MAORI MATERIAL CULTURE
In the early Moa Hunter period it seems that warfare was unknown (Duff, 1956). We can picture new settlers in a new land with food in abundance having no room for minor quarrels and tribal jealousies. But with increasing population and the addition of virile strains from the homeland, the pattern of life would gradually change, after which raids and counter raids would become a recognised procedure.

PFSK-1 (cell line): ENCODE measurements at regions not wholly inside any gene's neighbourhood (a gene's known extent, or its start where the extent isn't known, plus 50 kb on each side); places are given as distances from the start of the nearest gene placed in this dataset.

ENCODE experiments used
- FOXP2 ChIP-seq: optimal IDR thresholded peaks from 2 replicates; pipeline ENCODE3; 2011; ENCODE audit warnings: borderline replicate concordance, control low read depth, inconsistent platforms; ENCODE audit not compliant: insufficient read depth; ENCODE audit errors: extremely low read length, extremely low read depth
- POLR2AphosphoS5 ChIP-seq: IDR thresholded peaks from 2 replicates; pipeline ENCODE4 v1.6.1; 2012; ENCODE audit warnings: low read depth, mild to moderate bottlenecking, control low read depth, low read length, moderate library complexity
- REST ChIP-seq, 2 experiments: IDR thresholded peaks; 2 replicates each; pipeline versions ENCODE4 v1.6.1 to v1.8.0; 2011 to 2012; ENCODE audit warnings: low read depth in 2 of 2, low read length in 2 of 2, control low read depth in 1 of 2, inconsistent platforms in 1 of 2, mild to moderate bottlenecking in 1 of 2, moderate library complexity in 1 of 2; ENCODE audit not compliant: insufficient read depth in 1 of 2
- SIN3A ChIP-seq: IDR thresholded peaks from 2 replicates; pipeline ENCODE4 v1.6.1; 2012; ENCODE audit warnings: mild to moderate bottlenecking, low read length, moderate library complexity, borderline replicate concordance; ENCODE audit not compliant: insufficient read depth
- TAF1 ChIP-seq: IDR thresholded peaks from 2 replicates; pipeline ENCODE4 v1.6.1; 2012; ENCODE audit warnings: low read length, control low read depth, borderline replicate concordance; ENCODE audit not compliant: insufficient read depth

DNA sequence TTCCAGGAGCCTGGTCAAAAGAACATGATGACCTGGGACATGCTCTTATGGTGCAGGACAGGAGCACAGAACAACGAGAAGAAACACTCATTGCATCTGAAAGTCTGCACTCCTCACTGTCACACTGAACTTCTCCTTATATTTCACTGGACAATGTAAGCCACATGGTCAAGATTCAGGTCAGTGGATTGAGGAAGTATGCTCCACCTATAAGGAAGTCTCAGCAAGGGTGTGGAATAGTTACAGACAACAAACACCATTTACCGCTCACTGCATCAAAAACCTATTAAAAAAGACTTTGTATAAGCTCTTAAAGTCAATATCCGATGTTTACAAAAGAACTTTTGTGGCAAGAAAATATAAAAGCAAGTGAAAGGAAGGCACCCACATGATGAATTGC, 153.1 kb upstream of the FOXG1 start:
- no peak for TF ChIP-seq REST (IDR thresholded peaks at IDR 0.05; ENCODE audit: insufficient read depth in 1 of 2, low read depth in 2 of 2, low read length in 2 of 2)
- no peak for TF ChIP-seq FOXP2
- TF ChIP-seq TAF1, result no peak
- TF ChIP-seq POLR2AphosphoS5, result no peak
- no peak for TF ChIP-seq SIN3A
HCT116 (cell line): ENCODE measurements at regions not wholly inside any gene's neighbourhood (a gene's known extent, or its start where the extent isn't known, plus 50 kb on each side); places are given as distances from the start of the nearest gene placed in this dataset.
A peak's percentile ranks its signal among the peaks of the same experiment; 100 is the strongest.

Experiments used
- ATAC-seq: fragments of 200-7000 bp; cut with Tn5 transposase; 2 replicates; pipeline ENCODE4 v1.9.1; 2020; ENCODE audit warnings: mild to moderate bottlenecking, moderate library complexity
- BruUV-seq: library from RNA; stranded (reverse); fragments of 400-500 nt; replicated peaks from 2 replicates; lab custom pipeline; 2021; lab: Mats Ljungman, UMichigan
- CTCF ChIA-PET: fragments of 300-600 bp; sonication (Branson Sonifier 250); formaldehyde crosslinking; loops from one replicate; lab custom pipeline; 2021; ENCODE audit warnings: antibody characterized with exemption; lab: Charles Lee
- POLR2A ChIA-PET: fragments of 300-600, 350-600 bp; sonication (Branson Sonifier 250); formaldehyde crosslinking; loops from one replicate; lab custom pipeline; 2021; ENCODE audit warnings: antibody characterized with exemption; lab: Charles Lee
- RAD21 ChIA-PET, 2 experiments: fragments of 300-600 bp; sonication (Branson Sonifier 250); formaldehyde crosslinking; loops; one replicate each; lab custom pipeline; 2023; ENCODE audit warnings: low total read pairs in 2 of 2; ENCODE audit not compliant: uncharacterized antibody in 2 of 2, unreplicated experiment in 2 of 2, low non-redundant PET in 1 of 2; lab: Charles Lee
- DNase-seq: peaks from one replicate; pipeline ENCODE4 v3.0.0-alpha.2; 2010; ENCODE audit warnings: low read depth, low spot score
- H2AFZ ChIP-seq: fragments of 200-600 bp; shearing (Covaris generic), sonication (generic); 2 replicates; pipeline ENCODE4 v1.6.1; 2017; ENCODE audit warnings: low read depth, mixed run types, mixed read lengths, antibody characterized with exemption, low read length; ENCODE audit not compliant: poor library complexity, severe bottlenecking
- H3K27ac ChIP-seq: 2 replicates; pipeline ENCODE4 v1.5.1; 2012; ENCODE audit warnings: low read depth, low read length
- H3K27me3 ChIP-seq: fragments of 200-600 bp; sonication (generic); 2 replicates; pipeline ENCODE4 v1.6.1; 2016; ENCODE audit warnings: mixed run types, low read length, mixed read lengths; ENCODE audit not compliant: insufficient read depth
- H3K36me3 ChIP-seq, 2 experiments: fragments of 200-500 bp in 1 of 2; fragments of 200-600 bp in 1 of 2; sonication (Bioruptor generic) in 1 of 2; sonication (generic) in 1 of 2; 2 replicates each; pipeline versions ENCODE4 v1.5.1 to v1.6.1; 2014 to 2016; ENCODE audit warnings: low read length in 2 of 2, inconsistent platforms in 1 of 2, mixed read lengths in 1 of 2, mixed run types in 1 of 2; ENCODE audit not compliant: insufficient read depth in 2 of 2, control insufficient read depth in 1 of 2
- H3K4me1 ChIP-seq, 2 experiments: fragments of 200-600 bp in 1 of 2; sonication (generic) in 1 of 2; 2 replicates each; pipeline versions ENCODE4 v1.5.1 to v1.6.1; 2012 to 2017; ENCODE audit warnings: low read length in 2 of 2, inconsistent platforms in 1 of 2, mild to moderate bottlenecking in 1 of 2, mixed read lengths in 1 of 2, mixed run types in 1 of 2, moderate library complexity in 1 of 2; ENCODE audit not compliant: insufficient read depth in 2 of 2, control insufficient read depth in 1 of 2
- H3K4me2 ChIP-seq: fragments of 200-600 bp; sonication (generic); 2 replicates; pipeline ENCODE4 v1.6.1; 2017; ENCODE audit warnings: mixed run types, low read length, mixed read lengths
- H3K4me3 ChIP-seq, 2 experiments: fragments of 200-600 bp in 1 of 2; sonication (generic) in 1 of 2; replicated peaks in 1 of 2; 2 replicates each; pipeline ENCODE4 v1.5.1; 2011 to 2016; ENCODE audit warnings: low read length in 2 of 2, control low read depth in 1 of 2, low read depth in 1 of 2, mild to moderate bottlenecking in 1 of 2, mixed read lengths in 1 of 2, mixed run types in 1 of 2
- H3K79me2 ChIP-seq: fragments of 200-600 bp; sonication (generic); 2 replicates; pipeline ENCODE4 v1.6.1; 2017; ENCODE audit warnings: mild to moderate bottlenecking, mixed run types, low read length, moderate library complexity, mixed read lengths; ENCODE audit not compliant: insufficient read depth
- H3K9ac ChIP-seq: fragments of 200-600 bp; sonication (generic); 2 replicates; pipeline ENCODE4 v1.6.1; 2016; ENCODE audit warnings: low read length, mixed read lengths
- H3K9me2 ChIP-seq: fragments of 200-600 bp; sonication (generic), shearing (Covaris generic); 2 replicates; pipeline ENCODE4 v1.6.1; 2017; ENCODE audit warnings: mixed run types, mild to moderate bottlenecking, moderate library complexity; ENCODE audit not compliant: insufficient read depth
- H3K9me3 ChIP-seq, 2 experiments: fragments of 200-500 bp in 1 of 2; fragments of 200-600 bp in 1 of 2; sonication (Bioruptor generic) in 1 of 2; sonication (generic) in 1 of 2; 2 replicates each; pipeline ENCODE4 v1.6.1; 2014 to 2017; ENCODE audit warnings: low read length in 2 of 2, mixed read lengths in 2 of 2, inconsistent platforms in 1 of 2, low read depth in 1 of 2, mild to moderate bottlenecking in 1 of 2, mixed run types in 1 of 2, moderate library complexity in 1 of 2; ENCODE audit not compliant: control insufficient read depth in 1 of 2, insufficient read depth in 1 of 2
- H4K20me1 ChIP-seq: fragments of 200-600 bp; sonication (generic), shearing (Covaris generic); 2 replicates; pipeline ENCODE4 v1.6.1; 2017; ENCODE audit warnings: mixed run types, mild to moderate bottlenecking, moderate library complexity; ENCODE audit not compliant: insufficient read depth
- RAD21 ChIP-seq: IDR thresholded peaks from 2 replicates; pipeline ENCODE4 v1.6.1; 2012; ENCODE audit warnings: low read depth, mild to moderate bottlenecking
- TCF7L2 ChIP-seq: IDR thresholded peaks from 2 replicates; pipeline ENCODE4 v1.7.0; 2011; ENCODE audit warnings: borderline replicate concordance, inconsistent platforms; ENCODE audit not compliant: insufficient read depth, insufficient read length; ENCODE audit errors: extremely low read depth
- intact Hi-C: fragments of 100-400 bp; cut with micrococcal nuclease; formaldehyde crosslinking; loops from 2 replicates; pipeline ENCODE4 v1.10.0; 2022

In Polynesia we find a short weapon or club and a long weapon, a spear. In New Zealand with its abundance of forest trees, new long weapons evolved and became more specialised. The same was true of short club-like weapons. The two main long weapons, the taiaha and the tewhatewha, were unique in being light and used equally by both hands. They could be used only by an adept who was an expert in speed of movement and rapid manipulation. The short club-like weapons (patu) were made of wood, bone, or stone, the most highly prized being the meremere or patu pounamu, made of greenstone and often handed down in families as an heirloom.